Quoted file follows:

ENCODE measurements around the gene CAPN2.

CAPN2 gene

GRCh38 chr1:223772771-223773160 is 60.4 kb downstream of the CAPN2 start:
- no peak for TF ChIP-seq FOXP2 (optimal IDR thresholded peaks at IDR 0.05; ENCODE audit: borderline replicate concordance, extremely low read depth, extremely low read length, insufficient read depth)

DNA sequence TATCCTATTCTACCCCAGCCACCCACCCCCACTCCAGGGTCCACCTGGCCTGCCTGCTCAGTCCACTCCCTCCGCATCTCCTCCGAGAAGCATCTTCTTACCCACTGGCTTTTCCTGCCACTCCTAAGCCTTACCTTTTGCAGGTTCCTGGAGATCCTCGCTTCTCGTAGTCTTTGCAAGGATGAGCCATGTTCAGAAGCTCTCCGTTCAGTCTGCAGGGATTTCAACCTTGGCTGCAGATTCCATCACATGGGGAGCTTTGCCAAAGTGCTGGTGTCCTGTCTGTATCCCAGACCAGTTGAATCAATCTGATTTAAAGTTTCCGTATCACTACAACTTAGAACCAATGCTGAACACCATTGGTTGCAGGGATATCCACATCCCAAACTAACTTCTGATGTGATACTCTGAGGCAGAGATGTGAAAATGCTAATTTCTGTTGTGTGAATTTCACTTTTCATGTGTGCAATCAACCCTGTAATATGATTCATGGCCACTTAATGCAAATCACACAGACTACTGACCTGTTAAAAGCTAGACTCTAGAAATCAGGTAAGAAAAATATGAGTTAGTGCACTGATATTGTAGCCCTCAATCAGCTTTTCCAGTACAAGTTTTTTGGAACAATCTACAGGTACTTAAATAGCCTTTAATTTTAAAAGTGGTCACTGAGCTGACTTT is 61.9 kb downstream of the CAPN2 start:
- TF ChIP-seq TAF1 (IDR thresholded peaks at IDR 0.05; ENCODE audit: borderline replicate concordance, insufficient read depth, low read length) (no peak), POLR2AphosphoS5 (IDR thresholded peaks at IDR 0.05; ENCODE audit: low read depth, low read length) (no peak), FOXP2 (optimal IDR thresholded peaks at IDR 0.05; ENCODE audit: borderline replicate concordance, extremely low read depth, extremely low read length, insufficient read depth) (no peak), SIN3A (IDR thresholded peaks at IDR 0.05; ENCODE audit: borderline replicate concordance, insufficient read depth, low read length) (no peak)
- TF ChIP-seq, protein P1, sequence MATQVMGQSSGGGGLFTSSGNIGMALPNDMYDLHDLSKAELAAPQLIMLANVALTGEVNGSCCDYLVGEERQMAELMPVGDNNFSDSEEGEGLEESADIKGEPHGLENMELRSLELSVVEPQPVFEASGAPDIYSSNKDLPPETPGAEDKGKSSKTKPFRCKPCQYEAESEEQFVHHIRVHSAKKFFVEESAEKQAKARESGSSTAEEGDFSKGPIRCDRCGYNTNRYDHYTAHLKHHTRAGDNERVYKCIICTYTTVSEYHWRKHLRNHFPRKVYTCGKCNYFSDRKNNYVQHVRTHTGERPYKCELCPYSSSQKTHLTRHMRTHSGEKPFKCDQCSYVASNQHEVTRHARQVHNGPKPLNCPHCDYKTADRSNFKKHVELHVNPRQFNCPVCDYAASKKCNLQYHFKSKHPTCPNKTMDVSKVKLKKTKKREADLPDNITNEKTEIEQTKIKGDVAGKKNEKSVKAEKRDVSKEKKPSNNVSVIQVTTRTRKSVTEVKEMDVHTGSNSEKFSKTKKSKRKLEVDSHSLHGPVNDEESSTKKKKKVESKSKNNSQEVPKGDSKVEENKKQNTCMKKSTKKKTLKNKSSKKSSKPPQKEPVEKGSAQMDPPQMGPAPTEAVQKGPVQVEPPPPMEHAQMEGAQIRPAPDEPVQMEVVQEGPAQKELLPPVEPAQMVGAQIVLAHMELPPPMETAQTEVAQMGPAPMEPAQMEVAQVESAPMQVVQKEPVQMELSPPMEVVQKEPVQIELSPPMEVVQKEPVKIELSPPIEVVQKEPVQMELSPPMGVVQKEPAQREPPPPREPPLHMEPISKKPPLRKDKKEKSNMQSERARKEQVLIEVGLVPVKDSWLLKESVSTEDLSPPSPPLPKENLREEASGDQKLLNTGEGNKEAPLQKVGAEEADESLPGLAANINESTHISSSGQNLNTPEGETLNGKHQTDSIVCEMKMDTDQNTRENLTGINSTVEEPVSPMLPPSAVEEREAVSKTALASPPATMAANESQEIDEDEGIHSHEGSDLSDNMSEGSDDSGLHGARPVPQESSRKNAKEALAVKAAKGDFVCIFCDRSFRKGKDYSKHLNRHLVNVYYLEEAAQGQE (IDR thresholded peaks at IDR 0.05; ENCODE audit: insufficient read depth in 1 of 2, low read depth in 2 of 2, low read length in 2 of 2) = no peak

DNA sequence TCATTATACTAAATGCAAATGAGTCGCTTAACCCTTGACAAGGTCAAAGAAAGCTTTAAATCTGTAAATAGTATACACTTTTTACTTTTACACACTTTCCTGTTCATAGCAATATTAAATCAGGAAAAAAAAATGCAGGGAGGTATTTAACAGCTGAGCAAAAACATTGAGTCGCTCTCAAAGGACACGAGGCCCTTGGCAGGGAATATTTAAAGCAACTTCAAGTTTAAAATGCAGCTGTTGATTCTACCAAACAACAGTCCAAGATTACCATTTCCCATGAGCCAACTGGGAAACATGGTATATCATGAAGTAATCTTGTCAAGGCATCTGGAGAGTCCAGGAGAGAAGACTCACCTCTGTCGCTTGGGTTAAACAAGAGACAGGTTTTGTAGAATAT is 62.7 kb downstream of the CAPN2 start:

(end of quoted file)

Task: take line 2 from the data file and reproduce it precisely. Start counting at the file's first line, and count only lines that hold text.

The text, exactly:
CAPN2 gene